tl;dr: I'd like to revisit making -ftrivial-auto-var-init=zero an expressly
supported option. To do this, I think we need to either entirely remove
or rename it to something more directly reflecting the issue, like
This is currently open as https://bugs.llvm.org/show_bug.cgi?id=45497
Here is the situation: -ftrivial-auto-var-init=pattern is great for
debugging, but -ftrivial-auto-var-init=zero is needed for production
systems for mainly two reasons, each of which I will try to express context
1) performance and size
As measured by various Google folks across a few projects and in
various places, there's a fairly significant performance impact of
using pattern-init over zero-init. I can let other folks chime in
with their exact numbers, but I can at least share some measurements
Alexander Potapenko made with the Linux kernel (see "Performance costs"):
tl;dr: zero-init tended to be half the cost of pattern-init, though it
varied based on workload, and binary size impact fell over 95% going
from pattern-init to zero-init.
Another driving factor (see below from various vendors/projects), is the
security stance. Putting non-zero values into most variables types ends
up making them arguably more dangerous than if they were zero-filled.
Most notably, sizes and indexes and less likely to be used out of bounds
if they are zero-initialized. The same holds for bool values that tend
to indicate success instead of failing safe with a false value. While
pointers in the non-canonical range are nice, zero tends to be just
as good. There are certainly exceptions here, but the bulk of the
historical record on how "uninitialized" variables have been used in
real world exploitation involve their being non-zero, and analysis of
those bugs support that conclusion.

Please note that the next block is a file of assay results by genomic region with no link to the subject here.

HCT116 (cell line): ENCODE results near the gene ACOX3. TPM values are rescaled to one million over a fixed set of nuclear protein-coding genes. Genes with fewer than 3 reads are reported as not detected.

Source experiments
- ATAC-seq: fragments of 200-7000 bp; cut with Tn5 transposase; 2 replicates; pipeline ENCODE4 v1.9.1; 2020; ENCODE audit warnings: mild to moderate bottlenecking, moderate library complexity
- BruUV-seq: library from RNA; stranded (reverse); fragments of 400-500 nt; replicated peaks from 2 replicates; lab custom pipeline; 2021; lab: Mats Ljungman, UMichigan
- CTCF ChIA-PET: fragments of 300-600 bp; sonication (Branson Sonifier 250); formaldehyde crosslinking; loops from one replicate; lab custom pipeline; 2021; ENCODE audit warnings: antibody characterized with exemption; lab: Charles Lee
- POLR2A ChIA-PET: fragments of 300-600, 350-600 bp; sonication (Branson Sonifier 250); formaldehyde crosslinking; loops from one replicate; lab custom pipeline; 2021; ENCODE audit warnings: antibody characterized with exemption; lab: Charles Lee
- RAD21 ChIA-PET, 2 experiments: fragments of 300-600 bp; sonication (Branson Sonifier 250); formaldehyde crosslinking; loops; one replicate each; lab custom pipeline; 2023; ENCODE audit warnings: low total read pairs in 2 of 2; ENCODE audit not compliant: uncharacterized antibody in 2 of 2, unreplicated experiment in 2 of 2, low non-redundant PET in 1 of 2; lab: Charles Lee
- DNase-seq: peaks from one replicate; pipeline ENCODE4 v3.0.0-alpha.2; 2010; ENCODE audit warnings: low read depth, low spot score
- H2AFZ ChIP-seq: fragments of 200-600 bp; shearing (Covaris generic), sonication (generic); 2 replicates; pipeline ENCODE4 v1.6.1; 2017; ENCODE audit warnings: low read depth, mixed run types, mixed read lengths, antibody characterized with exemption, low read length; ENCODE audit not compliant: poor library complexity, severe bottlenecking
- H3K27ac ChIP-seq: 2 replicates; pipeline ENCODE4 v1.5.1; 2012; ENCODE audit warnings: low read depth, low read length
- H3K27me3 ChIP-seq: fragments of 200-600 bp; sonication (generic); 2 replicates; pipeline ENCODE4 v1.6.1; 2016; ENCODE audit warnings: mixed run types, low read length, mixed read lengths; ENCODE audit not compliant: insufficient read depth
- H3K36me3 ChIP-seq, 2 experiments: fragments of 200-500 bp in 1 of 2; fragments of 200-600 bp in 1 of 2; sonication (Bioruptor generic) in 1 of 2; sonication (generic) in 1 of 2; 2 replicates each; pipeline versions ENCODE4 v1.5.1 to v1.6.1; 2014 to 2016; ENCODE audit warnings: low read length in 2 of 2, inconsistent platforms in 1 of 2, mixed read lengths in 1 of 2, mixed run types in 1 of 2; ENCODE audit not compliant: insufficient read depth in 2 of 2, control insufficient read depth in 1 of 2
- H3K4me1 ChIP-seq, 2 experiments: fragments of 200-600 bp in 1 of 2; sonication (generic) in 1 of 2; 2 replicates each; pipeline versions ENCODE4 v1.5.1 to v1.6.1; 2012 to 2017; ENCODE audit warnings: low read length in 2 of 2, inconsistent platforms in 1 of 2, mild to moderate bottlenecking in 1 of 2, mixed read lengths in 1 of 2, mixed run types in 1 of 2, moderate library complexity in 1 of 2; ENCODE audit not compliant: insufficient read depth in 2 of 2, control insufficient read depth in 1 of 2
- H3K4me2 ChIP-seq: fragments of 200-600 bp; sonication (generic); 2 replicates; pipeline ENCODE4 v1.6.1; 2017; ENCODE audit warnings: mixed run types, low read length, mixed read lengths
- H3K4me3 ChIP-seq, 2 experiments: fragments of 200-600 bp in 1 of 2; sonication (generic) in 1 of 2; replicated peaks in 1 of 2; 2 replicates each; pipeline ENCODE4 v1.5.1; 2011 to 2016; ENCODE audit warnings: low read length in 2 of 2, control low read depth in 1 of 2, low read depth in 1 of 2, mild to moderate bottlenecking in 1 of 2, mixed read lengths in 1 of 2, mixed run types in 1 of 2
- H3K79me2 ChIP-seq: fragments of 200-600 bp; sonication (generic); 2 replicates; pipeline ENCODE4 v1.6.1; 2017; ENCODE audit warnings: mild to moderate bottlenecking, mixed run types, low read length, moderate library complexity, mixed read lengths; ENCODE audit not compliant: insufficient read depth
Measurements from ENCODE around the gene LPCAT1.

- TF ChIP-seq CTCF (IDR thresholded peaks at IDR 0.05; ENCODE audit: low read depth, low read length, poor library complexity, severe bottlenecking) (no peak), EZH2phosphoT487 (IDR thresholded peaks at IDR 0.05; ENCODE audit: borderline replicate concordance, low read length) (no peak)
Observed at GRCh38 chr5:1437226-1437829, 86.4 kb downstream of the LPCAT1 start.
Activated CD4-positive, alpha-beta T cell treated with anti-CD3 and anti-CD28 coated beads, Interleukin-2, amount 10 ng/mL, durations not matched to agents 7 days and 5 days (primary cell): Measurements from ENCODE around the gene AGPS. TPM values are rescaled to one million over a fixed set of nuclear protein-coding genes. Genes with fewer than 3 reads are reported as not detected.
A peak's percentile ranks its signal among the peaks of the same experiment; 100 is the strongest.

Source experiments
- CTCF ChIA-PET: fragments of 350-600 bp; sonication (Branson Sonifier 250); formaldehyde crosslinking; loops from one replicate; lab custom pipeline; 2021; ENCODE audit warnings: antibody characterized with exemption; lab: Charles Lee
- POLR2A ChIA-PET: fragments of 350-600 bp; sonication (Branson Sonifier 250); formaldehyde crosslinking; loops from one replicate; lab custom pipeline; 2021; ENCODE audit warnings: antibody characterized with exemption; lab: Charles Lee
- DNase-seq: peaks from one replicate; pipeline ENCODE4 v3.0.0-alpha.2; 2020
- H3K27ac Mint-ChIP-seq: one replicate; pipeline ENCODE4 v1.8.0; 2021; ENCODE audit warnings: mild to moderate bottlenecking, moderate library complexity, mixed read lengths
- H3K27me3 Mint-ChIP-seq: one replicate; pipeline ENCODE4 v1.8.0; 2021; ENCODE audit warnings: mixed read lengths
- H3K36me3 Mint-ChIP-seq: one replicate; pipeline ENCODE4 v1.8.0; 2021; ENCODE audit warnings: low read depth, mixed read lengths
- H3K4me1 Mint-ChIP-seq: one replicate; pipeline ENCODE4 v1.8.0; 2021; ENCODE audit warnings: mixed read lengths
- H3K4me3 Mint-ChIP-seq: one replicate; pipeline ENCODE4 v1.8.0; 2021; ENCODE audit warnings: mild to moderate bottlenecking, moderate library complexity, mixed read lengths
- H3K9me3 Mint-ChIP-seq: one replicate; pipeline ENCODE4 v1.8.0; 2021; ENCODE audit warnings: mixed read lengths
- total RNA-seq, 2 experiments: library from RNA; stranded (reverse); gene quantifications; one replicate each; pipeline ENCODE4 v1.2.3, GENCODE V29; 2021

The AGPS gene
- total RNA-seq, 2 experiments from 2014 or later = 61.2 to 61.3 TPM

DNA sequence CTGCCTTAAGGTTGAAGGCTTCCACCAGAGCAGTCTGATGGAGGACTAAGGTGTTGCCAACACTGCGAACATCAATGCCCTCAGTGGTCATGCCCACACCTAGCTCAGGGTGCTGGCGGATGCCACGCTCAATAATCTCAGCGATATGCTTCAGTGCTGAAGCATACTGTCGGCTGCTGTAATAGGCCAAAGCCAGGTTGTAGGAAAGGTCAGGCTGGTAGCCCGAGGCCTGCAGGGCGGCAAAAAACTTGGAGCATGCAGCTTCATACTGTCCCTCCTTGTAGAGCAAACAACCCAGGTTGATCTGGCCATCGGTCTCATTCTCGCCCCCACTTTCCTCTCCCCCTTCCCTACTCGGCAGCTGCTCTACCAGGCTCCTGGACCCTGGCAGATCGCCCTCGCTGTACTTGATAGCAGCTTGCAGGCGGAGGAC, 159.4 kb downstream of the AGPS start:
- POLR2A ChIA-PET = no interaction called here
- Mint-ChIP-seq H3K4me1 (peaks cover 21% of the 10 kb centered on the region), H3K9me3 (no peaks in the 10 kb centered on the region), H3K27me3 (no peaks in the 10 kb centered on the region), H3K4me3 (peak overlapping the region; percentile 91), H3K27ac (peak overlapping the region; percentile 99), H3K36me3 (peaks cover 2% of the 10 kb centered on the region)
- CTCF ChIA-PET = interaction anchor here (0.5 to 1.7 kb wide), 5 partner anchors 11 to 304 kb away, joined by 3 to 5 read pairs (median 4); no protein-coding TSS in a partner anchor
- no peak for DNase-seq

Various positions from vendors and projects:
Google (Android, Chrome OS)
Both Android and Chrome OS initially started using pattern-init, but due
to each of: the performance characteristics, the binary size changes, and
the less robust security stance, both projects have recently committed
to switching to zero-init.
I'm repeating what Joe Bialek has told me, so he can clarify if I'm not
representing this correctly... While not using Clang/LLVM, Microsoft is
part of the larger C/C++ ecosystem and has implemented both zero-init
(for production builds) and pattern-init (for debug builds) in their
compiler too. They also chose zero-init for production expressly due
to the security benefits.
Some details of their work:
Upstream Linux kernel
Linus Torvalds has directly stated that he wants zero-init:
"So I'd like the zeroing of local variables to be a native compiler
"This, btw, is why I also think that the "initialize with poison" is
pointless and wrong."
Unsurprisingly, I strongly agree.
GrapheneOS is using zero-init (rather than patching Clang as it used to, to get
the same result):
There's been mostly silence on the entire topic of automatic variable
initialization, though there have been patches proposed in the past for
I can't speak meaningfully here, but I've heard rumors that they are
depending on zero-init as well. Perhaps someone there can clarify how
they are using these features?
So, while I understand the earlier objections to zero-init from a
"language fork" concern, I think this isn't a position that can really
stand up to the reality of how many projects are using the feature (even
via non-Clang compilers). Given that so much code is going to be built
using zero-init, what's the best way for Clang to adapt here? I would
prefer to just drop the -enable... option entirely, but I think just
renaming it would be fine too.